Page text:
On October 19, 2016, the Court heard oral argument on the Government's notice of intent to use other acts evidence against Defendant Evans and Defendant Evans' objections to the notice of intent, which the Court treated as motions in limine.[71] During oral argument held on October 26, 2016, the Court, from the bench, ruled that the Government may not introduce evidence in its case-in-chief of the 1986 disciplinary investigation into Defendant Evans or the 2011 investigation resulting in a letter from the Louisiana Board of Medical Examiners to Defendant Evans.[72] The Court, after conducting a thorough analysis using the Beechum test, determined that neither the 1986 disciplinary investigation nor the 2011 letter satisfied the two pronged test.[73] The Court found the evidence related to the 1986 investigation to be too old and insufficiently probative of Defendant Evan's intent or lack of mistake with respect to the crimes charged in this case.[74] The Court excluded evidence related to the 2011 investigation because the evidence was not relevant to show intent to defraud Medicare.[75] The Government has argued that “The Court did not orally address any of the other Rule 404(b) permissible purposes with respect to these two topics.”[76] Presumably, the Government believes the Court did not consider whether the extrinsic evidence offered was admissible to prove motive, opportunity, preparation, plan, knowledge, identity or lack of accident. The Court now clarifies that it did consider all the purposes for which extrinsic evidence may be introduced under F.R.E. 404(b) and found none justified admission of the evidence.[77]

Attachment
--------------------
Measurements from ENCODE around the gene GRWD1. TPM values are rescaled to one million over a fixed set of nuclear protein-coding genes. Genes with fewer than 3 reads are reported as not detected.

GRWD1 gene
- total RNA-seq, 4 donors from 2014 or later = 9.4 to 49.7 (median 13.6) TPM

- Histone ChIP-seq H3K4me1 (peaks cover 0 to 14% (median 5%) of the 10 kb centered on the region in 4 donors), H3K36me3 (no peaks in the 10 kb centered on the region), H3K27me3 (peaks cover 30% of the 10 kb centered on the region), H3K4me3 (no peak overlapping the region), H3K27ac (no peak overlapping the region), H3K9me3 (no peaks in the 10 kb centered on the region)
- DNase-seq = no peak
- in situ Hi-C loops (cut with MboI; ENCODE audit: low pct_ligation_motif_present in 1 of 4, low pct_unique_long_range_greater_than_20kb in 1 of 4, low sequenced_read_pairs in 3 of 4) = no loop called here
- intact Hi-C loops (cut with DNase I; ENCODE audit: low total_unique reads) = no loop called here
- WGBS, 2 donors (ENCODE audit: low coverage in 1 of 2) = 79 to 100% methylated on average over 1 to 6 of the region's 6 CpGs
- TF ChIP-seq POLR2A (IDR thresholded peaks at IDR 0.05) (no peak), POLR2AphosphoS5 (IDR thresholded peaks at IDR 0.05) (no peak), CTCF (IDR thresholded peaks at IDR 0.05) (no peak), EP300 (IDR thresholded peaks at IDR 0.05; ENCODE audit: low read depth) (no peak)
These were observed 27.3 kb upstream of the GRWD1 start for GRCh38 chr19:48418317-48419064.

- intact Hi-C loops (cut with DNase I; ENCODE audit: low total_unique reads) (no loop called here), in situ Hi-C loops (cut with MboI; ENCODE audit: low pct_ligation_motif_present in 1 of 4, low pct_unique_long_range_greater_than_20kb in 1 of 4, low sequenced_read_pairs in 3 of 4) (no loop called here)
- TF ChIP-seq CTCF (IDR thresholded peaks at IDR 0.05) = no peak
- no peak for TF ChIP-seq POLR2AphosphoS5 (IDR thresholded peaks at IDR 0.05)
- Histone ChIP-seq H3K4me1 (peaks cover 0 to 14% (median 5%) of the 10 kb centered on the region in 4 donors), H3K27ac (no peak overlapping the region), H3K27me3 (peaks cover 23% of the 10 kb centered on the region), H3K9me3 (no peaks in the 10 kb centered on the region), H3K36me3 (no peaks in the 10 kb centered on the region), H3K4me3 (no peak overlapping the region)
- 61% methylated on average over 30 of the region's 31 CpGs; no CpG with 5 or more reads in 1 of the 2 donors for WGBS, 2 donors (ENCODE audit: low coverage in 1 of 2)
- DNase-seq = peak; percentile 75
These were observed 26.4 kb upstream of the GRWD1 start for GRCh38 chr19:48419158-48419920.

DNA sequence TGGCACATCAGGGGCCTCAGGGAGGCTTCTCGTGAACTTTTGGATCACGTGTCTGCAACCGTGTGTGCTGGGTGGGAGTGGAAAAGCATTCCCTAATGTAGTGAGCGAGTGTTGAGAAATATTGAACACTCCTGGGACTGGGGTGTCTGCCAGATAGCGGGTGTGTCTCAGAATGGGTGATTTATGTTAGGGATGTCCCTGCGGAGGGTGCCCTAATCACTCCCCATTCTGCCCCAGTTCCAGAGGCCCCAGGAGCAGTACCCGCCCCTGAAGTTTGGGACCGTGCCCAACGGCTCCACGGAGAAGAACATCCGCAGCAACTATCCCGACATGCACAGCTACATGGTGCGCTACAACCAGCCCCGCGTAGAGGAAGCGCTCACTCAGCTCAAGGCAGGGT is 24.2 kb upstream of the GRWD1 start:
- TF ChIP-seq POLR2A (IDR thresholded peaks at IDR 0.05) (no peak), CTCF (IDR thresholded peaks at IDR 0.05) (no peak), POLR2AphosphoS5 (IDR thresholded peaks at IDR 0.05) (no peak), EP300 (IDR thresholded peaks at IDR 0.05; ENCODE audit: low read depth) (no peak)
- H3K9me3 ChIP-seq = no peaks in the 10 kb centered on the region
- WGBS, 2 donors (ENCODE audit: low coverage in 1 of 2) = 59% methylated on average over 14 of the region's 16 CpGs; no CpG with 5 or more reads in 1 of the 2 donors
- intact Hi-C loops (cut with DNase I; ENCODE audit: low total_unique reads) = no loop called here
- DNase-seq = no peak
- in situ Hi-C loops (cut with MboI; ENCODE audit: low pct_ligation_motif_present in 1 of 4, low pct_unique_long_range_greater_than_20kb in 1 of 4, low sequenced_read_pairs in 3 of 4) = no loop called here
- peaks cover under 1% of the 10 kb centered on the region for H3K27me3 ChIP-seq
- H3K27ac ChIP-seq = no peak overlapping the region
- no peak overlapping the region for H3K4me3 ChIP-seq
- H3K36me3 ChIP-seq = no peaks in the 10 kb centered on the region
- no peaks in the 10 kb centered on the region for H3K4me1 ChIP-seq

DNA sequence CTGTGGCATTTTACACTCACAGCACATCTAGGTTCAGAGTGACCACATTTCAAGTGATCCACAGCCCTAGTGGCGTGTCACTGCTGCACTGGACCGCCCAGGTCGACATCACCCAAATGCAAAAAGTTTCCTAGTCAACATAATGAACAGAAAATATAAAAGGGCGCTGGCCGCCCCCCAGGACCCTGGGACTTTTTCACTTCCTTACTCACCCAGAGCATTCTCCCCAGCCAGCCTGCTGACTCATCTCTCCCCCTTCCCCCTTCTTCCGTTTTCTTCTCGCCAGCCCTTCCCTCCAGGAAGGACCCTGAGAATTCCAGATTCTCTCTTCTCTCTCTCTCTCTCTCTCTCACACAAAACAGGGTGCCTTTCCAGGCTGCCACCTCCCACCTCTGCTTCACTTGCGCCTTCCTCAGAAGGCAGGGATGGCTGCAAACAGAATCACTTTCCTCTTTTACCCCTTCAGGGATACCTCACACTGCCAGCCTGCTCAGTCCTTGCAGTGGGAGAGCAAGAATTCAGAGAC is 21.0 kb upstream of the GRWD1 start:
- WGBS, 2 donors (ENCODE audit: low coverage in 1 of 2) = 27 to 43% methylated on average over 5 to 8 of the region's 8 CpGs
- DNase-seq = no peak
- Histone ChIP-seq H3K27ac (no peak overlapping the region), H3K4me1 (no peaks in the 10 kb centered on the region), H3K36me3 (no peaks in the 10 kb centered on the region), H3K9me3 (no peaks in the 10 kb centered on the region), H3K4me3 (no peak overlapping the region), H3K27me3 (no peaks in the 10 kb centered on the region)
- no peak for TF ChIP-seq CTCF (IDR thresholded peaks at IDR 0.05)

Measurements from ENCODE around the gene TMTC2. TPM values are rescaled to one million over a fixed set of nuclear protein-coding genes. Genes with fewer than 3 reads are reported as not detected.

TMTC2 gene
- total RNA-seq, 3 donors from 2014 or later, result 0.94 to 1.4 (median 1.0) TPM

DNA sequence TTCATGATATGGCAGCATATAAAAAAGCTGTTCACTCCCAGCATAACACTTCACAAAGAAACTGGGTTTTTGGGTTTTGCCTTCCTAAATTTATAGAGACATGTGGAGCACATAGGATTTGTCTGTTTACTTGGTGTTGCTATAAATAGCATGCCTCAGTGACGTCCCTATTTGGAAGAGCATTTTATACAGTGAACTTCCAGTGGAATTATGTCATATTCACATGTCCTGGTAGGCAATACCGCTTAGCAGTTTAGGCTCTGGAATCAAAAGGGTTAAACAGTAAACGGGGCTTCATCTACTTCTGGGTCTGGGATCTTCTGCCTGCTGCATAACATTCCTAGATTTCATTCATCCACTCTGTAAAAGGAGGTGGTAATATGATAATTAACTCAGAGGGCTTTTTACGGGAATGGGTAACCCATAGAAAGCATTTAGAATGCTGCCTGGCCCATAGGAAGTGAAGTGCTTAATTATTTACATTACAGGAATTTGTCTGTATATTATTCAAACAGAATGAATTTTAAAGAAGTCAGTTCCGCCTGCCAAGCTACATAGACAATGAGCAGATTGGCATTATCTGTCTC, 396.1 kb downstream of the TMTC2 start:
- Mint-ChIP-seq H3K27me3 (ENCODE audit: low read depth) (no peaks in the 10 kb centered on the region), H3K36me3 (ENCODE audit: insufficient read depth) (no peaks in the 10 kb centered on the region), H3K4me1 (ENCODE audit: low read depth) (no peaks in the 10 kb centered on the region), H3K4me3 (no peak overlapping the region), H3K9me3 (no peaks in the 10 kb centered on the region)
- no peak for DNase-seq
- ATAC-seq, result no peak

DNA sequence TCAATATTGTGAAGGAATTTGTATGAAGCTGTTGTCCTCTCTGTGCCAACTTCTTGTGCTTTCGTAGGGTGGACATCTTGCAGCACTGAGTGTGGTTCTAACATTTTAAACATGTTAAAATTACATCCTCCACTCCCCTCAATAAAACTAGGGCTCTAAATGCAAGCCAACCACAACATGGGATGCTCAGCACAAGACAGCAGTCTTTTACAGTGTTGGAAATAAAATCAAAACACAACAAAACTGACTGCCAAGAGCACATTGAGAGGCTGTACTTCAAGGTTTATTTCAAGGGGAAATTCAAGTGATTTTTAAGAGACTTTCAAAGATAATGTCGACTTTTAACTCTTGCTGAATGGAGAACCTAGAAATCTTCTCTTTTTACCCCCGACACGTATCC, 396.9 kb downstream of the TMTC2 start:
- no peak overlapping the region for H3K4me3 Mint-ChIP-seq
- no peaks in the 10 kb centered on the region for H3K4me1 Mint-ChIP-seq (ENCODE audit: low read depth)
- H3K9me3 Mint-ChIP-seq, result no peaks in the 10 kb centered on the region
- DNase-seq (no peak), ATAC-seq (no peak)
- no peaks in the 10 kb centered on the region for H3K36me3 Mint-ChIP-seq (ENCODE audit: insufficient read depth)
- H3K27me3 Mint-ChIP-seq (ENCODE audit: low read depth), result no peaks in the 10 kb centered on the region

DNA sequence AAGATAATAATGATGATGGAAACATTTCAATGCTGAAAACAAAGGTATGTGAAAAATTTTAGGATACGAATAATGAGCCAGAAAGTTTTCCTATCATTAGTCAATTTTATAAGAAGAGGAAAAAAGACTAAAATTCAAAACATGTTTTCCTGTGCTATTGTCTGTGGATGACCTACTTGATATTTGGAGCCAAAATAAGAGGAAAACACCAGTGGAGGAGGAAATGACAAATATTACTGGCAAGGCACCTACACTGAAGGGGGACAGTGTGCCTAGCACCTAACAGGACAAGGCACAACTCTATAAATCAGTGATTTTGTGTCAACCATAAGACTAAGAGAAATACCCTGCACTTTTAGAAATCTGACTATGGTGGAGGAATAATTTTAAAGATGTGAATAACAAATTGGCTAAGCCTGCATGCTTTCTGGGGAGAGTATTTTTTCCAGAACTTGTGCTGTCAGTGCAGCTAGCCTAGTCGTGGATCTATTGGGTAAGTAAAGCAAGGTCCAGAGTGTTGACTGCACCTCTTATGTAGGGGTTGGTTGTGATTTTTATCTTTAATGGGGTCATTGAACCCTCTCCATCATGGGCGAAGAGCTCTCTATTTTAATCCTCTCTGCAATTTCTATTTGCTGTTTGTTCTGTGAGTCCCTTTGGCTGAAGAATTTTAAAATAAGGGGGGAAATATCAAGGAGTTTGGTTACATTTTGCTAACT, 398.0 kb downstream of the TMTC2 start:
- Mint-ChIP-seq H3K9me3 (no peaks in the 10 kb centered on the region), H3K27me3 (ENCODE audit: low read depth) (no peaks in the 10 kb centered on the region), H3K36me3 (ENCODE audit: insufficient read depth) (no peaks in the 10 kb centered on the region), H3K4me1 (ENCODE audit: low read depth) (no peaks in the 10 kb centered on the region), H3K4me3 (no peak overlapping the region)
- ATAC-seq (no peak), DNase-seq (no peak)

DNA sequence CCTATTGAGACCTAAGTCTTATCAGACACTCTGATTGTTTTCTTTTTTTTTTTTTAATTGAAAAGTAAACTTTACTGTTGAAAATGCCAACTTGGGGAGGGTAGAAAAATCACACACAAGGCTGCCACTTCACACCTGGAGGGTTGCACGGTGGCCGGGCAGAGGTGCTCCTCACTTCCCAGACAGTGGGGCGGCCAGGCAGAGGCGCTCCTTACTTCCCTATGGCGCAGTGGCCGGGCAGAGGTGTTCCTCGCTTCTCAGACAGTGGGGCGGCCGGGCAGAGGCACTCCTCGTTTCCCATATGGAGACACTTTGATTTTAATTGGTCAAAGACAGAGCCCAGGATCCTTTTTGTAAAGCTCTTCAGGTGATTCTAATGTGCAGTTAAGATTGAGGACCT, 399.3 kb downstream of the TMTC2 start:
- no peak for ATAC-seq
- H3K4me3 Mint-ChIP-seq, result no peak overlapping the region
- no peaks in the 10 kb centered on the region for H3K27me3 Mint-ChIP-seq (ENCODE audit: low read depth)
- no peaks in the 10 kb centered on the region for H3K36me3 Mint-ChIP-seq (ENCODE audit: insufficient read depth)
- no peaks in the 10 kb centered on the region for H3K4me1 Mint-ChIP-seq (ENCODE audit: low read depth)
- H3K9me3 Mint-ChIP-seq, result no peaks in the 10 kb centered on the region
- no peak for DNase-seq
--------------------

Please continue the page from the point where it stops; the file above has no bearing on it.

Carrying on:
a. Pursuant to Rule 608(b), If Defendant Evans Testifies, the Government May Question Defendant Evans on Cross-Examination About the 1986 Disciplinary Investigation But Not the 2011 Investigation

         During oral argument held on October 26, 2016, the Court allowed the Government to submit a memorandum by November 2, 2016 on whether Federal Rule of Evidence 404(b) excludes the 1986 and 2011 instances of “other acts” evidence against Dr. Evans only in the Government's case in chief. The Court allowed the Defendants to file an opposition by November 9, 2016.[78] On November 7, 2016 the Government filed its memorandum on the application of Federal Rule of Evidence 404(b) to areas of the trial other than the Government's case-in-chief.[79] As the Government explained in its memorandum provided to the Court, it believes such evidence is permissible under Rule 608(b).[80] Defendant Evans filed a response/reply on November 16, 2016 and a request for oral argument.[81] Defendant Paula Jones filed a response on November 16, 2016.[82] Defendant Michael Jones filed a response on November 16, 2016.[83] The Government filed a reply on December 8, 2016 and a sur-reply on December 20, 2016.[84] On December 20, 2016, the Court heard oral argument.[85]